Sunrise debates future bylaws to regulate growth

Emily Plihal
Local Journalism
Initiative Reporter

Northern Sunrise County is currently undergoing a major Land-Use Bylaw (LUB) refresh to ensure its bylaws are staying relevant.
At its Jan. 10 meeting, council was presented with the potential addition of five new items for the LUB, including regulations for emerging trends of sea cans, Air BnBs, casinos, aquaculture and solar energy development on a commercial scale.
“Council had requested administration to bring information forth on those specific emerging trends so they could be discussed,” says Reeve Corinna Williams.
Administration presented regulations for shipping containers (sea cans) that would include regulations found in a number of other municipalities in the province. Sea cans are classified as accessory buildings, only to be used in non-residential areas as cold storage only.
“Council does not want to be so prescriptive to our landowners and delve into that type of minutia,” says Williams.
“The use of sea cans in emerging trends was only for storage purposes. If a sea can is used as a residence a development permit would be required.”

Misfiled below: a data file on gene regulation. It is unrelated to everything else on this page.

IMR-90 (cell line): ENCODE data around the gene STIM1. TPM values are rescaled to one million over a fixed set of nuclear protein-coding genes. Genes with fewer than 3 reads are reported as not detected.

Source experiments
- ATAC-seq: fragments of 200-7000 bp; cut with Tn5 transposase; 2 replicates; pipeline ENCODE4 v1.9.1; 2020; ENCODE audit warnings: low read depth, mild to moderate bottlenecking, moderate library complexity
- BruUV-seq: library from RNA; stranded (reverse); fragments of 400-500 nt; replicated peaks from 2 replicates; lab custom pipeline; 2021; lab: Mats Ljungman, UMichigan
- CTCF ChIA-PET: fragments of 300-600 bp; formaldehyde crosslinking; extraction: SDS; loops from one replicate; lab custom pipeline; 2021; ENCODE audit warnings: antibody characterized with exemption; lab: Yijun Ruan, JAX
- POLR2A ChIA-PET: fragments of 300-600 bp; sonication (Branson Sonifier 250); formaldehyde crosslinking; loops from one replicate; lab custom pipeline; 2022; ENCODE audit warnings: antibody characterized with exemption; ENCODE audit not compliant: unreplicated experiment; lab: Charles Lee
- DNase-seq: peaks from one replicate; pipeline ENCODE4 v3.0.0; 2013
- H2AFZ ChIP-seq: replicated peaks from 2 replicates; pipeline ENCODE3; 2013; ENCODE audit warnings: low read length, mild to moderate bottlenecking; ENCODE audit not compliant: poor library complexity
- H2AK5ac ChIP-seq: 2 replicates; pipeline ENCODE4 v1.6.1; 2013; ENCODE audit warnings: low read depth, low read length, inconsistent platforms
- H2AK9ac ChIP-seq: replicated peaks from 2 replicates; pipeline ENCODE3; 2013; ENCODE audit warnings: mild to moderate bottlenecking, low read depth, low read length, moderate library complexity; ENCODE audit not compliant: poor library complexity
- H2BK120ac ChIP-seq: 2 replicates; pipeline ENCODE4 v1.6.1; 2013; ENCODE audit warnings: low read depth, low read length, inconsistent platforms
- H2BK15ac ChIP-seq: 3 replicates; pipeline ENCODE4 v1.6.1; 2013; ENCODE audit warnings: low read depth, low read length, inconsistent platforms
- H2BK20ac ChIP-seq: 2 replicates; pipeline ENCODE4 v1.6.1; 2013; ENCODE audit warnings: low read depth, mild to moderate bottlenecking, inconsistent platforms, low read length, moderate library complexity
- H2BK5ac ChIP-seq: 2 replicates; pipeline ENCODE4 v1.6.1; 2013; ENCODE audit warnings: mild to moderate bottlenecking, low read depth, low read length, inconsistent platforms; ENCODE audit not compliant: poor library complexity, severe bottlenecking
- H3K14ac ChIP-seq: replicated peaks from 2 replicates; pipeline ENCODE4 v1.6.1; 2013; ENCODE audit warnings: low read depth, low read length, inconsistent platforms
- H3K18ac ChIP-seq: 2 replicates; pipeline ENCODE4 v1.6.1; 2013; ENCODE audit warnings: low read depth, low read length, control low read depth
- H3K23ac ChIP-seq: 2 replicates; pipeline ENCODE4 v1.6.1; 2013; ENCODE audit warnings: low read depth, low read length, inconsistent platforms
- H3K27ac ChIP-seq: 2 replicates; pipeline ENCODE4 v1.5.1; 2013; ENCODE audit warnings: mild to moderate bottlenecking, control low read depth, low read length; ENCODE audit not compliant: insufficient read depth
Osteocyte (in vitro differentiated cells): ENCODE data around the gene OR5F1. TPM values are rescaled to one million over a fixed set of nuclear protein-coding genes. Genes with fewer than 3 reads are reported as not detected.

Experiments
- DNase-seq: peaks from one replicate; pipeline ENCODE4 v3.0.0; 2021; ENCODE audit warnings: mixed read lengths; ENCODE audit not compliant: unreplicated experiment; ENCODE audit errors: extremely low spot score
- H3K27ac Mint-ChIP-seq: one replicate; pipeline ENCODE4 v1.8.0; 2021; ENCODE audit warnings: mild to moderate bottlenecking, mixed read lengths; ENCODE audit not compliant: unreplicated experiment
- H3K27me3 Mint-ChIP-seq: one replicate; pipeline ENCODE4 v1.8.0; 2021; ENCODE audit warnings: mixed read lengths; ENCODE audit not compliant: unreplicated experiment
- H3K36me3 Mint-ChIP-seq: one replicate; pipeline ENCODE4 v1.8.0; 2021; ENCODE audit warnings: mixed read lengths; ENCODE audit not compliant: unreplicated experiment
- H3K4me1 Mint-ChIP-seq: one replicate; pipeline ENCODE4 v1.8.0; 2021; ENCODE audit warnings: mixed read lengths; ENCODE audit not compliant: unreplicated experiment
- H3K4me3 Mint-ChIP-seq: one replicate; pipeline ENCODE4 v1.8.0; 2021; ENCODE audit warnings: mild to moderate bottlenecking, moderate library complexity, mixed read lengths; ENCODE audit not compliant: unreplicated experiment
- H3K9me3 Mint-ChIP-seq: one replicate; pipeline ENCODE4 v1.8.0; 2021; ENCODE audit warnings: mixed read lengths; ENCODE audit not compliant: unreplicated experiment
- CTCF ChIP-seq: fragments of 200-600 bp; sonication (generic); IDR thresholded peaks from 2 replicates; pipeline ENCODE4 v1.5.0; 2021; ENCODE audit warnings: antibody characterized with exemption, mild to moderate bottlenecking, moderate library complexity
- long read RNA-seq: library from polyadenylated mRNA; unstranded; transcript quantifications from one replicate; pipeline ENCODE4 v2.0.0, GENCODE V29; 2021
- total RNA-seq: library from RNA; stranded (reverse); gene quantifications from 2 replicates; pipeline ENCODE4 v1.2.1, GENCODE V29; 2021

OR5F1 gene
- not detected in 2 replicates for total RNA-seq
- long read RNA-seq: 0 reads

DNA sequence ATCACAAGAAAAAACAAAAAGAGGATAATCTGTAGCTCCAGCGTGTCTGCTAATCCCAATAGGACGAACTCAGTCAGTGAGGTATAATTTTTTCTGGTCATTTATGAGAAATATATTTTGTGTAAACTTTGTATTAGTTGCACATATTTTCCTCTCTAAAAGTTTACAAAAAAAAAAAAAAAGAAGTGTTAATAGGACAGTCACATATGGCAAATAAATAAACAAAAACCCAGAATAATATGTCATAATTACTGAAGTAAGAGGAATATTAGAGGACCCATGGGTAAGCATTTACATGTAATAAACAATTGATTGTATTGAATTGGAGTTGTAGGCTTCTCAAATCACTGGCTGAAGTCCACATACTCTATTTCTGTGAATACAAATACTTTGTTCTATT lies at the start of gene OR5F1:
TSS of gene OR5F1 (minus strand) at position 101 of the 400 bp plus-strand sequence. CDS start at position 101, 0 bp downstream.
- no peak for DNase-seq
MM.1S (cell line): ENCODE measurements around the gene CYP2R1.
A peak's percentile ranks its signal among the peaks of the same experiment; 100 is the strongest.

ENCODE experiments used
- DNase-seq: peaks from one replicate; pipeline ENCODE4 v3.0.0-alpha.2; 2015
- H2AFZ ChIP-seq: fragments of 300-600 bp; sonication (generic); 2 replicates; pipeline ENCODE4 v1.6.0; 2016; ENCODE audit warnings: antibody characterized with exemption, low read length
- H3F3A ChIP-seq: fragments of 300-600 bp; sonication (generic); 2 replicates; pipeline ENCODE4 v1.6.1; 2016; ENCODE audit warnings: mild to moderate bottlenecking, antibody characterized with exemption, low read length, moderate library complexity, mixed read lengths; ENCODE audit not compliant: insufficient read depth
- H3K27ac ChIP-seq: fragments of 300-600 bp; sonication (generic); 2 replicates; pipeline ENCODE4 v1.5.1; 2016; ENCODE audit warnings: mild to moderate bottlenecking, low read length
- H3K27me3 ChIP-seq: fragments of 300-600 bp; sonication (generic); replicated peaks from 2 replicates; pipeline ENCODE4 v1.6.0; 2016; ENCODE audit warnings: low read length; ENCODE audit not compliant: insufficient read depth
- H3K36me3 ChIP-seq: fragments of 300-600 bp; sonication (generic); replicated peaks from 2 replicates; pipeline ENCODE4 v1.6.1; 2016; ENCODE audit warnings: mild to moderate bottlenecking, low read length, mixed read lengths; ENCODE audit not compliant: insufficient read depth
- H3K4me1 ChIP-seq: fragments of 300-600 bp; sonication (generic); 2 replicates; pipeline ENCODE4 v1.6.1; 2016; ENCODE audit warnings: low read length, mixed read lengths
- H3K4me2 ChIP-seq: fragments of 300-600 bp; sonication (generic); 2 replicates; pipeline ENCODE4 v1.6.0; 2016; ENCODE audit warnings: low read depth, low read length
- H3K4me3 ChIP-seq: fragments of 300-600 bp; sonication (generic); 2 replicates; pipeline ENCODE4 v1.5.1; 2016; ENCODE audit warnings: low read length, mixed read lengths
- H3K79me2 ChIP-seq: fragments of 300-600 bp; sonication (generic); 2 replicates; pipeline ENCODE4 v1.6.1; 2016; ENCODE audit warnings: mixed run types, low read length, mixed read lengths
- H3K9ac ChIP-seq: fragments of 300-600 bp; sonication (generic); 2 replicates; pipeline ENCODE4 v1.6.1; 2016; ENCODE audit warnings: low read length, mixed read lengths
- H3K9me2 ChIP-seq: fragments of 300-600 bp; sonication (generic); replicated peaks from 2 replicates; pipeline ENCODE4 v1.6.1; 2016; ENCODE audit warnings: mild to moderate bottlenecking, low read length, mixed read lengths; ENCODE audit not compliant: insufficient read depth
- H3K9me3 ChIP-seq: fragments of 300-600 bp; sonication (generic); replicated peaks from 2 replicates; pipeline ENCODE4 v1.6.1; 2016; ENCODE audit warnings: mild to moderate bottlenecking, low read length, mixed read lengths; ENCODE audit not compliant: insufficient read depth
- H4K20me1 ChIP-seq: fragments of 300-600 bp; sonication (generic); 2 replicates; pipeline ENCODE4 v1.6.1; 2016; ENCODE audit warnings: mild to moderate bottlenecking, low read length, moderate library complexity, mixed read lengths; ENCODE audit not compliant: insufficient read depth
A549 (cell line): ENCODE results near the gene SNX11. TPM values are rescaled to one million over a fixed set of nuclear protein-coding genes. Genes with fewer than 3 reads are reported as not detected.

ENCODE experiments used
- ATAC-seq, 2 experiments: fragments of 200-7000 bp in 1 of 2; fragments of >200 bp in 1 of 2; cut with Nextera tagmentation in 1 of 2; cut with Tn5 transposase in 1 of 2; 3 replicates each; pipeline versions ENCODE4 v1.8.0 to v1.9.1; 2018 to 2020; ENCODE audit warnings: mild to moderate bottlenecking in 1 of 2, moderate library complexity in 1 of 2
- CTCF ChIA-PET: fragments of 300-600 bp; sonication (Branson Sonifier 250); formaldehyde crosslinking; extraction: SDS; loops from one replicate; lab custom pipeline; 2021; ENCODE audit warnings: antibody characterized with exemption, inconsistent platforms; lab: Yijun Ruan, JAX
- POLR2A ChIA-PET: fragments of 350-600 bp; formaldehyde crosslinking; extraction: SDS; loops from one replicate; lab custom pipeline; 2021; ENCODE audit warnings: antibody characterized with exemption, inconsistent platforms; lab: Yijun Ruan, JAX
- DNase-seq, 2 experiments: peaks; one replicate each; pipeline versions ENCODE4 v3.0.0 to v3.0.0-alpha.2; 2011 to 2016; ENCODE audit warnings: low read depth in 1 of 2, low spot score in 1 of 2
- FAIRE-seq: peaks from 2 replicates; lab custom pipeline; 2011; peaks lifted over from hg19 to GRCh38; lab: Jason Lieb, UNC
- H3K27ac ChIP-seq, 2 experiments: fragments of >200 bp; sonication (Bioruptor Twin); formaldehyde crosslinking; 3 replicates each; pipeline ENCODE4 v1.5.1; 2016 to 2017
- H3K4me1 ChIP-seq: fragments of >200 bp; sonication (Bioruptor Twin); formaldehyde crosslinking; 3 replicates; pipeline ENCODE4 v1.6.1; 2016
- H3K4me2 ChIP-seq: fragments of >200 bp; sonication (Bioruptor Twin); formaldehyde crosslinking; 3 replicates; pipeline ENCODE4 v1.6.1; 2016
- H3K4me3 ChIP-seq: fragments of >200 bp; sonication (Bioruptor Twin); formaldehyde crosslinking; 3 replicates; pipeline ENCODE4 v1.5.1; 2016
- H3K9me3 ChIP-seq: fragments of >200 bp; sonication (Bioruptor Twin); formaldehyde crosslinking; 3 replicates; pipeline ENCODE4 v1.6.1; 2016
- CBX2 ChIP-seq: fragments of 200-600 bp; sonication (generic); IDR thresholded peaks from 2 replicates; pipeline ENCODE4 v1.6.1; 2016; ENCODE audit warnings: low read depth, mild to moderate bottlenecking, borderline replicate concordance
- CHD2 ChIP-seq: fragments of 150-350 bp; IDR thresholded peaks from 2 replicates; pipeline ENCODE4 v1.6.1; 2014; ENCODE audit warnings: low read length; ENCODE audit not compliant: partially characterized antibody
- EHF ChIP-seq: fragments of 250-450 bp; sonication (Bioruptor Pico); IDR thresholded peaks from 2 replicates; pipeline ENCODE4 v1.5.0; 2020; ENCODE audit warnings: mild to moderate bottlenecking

Solar energy development of a commercial scale was also proposed in amendments to the current LUB. This would ensure that developments would be classed as discretionary used by the development authority with provision that the developments be on agricultural land Class 3 or below.
“Council did not want to see them (commercial solar development) take up large tracts of prime agricultural land,” says Williams.
“Should they wish to be placed in the green zone that would be an option that commercial users could look into. This will not affect businesses; this would be like creating a solar power plant.”
Williams explained council’s decision to not add regulations on Air BnBs was also an effort to ensure not becoming prescriptive to landowners.
“We are a small, rural municipality where this (Air BnBs) is not taking away from people being able to find housing in the county,” she says.
Aquaculture regulations were also presented on new LUB bylaws, but council was concerned about the large amount of water that would be required for that type of business.
“Currently, there have been no requests for this type of development in the county,” says Williams, further explaining why council didn’t feel it necessary for regulations to be created.
“There is always an opportunity for it to be considered in the future should someone come forward with this type of venture for the county,” she adds.
Council decided to not approve the addition of any of the recommended emerging trend additions to its LUB. Williams did say that amendments could be made in the future, should council be approached by entrepreneurs interested in the ventures.

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